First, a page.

Comparing John Dewey And Alexis De Tocqueville Attitudes Toward American Political Institutions

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Comparing John Dewey and Alexis de Tocqueville attitudes toward American political institutions


While political institutions have spent much of their stories avoiding culture, several prominent theorists of culture, however, have turned their attention to addressing issue of democratic culture. This analysis begins with writings of Alexis de Tocqueville. Tocqueville is credited with identifying strong link between civic associations and American democracy. Tocqueville also made many comments regarding about arts in American public and private life. Two other important theoretical relationship between art and democracy, Walt Whitman and John Dewey, also be examined before an analysis of recent debates that fall under rubric of "public culture'-debates that have their origin in work of earlier theorists.

Tocqueville's Thoughts on American Political Culture

Alexis de Tocqueville early 19th century exhibitions based on travel in political life ([1848] 1969) provide two important sets of observations to current concerns. French political theorist Alexis de Tocqueville was all too aware of American democracy's shortcomings; such as the dangers of equality, the ignorance of public officials, and the tendency toward conformism. Yet he also recognized America's voluntarism had great power. Perhaps more than any other book, the democratic spirit is well described in Democracy in America, even though it was written in the 1850s.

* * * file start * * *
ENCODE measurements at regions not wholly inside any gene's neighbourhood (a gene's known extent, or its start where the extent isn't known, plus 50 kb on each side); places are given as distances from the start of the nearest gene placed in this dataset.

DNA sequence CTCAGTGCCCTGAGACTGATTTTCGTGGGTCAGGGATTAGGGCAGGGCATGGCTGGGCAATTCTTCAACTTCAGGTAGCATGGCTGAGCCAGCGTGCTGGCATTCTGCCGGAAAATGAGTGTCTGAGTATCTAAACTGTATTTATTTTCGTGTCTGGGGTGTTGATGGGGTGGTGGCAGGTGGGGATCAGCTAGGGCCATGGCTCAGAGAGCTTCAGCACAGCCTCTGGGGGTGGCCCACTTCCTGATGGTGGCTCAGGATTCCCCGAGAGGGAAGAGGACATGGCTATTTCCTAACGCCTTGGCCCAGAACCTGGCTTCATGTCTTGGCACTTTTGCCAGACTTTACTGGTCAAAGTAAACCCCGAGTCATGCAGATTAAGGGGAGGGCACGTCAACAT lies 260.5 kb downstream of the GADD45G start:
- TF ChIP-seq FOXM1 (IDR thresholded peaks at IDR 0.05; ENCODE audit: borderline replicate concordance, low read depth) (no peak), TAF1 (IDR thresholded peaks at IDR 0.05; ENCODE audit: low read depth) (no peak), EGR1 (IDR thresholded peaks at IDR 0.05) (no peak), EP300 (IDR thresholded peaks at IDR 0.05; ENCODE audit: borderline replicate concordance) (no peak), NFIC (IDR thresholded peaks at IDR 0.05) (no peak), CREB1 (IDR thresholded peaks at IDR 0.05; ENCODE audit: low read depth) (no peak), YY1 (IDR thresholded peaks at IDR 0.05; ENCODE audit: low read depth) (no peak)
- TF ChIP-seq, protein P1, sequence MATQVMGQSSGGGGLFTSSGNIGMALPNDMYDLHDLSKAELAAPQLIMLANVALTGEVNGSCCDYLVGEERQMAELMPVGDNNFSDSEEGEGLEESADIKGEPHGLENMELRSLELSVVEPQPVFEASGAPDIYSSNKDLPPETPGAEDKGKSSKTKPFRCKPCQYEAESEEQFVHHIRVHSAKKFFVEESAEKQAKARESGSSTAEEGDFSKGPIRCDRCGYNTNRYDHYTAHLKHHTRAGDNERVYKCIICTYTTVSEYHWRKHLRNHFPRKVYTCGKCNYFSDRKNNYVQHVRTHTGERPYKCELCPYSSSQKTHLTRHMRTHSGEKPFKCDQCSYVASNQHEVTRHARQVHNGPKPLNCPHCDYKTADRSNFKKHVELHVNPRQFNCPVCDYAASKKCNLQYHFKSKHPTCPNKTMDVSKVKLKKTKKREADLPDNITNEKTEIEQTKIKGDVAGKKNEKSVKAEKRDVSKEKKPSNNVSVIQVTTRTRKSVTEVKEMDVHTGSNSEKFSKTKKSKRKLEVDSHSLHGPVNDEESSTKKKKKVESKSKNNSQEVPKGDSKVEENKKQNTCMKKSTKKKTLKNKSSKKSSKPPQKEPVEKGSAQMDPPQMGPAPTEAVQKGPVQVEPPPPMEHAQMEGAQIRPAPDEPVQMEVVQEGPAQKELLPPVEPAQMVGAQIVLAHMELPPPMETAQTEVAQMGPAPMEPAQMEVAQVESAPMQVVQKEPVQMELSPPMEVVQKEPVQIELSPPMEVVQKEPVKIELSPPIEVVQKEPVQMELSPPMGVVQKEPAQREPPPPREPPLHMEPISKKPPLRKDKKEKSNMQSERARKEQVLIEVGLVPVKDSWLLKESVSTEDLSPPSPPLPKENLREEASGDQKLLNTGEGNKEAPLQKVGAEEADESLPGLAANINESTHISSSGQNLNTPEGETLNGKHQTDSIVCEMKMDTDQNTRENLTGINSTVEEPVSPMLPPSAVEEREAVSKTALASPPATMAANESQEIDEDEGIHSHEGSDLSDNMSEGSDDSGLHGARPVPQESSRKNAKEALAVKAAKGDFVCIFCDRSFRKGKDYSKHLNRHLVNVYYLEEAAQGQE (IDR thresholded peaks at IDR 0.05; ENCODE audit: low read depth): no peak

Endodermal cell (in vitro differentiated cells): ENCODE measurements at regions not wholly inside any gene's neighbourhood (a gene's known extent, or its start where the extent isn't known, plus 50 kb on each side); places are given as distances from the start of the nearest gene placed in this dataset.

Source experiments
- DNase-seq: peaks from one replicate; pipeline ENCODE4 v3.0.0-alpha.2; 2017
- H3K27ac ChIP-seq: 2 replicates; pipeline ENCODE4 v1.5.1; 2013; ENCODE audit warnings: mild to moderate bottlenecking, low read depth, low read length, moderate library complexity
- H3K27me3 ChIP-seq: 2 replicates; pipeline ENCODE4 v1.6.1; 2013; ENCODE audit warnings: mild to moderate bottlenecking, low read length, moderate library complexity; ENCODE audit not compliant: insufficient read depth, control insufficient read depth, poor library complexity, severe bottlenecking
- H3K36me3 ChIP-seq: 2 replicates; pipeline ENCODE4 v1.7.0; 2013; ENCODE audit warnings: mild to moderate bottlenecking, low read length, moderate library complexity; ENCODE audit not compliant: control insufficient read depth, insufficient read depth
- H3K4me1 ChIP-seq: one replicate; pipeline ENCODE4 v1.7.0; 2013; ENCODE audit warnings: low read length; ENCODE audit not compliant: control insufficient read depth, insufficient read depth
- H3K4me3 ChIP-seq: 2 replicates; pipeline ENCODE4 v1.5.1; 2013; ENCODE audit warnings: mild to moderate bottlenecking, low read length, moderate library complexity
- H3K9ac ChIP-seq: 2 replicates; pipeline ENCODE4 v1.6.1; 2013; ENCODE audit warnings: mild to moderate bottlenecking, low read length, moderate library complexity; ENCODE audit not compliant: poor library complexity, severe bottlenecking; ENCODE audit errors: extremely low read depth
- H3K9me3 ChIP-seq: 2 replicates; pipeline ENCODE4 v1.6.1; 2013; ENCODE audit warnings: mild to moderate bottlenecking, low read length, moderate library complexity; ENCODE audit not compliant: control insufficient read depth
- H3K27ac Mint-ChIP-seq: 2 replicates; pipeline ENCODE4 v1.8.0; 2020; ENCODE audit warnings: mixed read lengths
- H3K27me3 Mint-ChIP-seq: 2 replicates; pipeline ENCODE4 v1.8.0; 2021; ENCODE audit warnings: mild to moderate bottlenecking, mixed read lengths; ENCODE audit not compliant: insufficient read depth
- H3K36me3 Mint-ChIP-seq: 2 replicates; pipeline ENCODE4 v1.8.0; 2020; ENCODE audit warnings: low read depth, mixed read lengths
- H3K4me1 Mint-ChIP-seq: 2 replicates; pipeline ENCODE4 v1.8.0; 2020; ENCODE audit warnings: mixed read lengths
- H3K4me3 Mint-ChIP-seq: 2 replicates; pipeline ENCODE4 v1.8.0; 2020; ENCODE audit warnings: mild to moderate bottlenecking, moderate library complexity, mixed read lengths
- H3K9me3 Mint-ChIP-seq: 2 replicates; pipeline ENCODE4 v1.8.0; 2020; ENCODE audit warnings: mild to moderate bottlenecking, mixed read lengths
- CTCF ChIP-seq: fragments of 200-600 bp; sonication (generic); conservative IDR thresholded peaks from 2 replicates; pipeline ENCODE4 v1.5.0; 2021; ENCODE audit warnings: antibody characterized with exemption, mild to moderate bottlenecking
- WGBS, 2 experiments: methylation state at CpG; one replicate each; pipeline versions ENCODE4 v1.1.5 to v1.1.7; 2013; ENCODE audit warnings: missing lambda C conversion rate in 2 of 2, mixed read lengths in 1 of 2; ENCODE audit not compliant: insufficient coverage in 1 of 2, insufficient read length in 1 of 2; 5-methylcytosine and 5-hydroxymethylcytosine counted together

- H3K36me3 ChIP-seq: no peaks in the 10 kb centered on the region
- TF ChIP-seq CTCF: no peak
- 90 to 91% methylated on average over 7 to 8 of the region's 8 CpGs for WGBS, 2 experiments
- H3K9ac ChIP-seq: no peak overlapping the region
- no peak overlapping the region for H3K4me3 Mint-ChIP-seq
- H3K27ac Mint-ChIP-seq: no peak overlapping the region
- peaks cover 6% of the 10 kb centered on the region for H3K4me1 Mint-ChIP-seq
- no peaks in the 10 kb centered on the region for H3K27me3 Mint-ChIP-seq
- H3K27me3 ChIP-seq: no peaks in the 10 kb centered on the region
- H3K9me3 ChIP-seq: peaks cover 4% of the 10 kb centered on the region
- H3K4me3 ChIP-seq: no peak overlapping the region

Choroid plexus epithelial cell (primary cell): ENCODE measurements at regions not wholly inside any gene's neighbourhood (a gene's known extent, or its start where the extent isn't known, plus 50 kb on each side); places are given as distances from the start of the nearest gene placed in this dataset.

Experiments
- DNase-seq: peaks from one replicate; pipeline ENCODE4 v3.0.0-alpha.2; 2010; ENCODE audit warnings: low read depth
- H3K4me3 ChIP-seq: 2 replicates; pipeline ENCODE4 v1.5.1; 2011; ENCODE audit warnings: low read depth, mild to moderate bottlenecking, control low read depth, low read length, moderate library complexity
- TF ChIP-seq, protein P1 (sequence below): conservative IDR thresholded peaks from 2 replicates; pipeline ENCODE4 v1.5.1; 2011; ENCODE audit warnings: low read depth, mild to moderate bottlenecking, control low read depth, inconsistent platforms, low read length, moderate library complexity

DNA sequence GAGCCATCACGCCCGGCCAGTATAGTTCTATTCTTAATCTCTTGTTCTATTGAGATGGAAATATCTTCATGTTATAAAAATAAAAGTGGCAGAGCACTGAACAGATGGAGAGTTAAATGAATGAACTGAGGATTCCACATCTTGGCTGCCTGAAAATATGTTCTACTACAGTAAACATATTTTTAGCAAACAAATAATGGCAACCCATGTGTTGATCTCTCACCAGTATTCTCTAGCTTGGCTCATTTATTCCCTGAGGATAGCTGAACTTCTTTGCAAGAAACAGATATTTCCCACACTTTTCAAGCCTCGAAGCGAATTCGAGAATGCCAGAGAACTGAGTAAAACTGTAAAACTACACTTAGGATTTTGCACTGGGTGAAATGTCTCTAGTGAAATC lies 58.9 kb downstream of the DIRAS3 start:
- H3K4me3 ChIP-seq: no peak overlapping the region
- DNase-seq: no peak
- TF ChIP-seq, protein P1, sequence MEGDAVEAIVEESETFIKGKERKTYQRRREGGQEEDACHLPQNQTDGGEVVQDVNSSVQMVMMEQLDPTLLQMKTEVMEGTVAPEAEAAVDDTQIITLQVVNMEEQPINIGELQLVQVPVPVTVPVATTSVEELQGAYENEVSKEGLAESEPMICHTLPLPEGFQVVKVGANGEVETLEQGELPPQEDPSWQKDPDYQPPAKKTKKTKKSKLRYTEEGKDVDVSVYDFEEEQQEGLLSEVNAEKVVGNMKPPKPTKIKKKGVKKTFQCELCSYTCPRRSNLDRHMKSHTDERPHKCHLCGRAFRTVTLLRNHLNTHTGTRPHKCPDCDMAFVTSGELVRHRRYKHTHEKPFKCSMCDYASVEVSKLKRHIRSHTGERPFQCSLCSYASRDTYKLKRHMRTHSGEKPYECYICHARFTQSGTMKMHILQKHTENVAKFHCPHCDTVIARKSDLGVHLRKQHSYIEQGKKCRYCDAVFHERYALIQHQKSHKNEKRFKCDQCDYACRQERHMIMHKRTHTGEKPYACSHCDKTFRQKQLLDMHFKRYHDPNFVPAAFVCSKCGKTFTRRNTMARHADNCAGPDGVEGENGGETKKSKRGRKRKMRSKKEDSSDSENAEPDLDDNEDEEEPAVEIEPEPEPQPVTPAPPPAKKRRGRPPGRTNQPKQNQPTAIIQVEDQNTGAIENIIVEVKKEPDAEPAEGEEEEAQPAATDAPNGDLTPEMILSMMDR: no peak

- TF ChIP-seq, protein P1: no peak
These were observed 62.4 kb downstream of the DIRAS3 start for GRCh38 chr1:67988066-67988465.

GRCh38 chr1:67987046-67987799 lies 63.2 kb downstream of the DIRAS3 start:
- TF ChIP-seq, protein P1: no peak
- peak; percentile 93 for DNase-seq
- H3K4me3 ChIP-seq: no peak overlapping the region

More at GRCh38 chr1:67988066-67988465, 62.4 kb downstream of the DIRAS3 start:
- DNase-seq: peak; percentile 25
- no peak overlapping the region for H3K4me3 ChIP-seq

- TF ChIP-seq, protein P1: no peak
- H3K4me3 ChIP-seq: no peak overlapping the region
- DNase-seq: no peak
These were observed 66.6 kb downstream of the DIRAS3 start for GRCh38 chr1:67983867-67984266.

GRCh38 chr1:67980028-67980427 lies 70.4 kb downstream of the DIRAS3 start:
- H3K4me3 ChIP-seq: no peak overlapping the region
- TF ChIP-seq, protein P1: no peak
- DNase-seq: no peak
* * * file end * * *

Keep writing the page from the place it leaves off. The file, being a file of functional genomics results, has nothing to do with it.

During other periods, Jefferson, Lincoln, the Iro-quois, Tecumseh, slave rebels, Frederick Douglass, feminists like Susan B. Anthony and Elizabeth Cady Stanton, abolitionists like David Walker and William Lloyd Garrison, and civil rights leaders including Martin Luther King, Jr., have all added to the contested rise of democracy, and often cited the Declaration of Independence and founding principles along the way (Tocqueville, 40).

Lincoln picked up the theme that genuine democracy could exist only in a free labor society, yet increasingly the private power of contract regulates lives, as does election management that is outsourced from the control of the people to private corporations. Private law or contract is now the most common system in the world, and the laws created thereby need not be fair or support liberty or equality to be enforceable in courts. Montesquieu's philosophy that “government should be set up so that no man need be afraid of another” is an echo of the fundamentals of freedom. Freedom is still deemed as it was by the founders, to be perfected in citizenship, but perpetually threatened by corruption, with government figuring paradoxically as the guarantor of freedom, yet also the principal source of corruption because of bribery, the corruptions of power, patronage, factions, wars, established churches, and the promotion of corporate interests.

Alexis de Tocqueville provides perhaps the best and simplest portrait of the American electorate, in his Democracy in America. The electorate is the citizen who belongs to an association, or club, or attends a town hall meeting or other forms of interpersonal interactions. It is this electorate that gives the theory of democracy its reality and it is this electorate that every campaigner wants to connect with. It is the job of the campaign worker to find the common links between the electorate and their communities, ...
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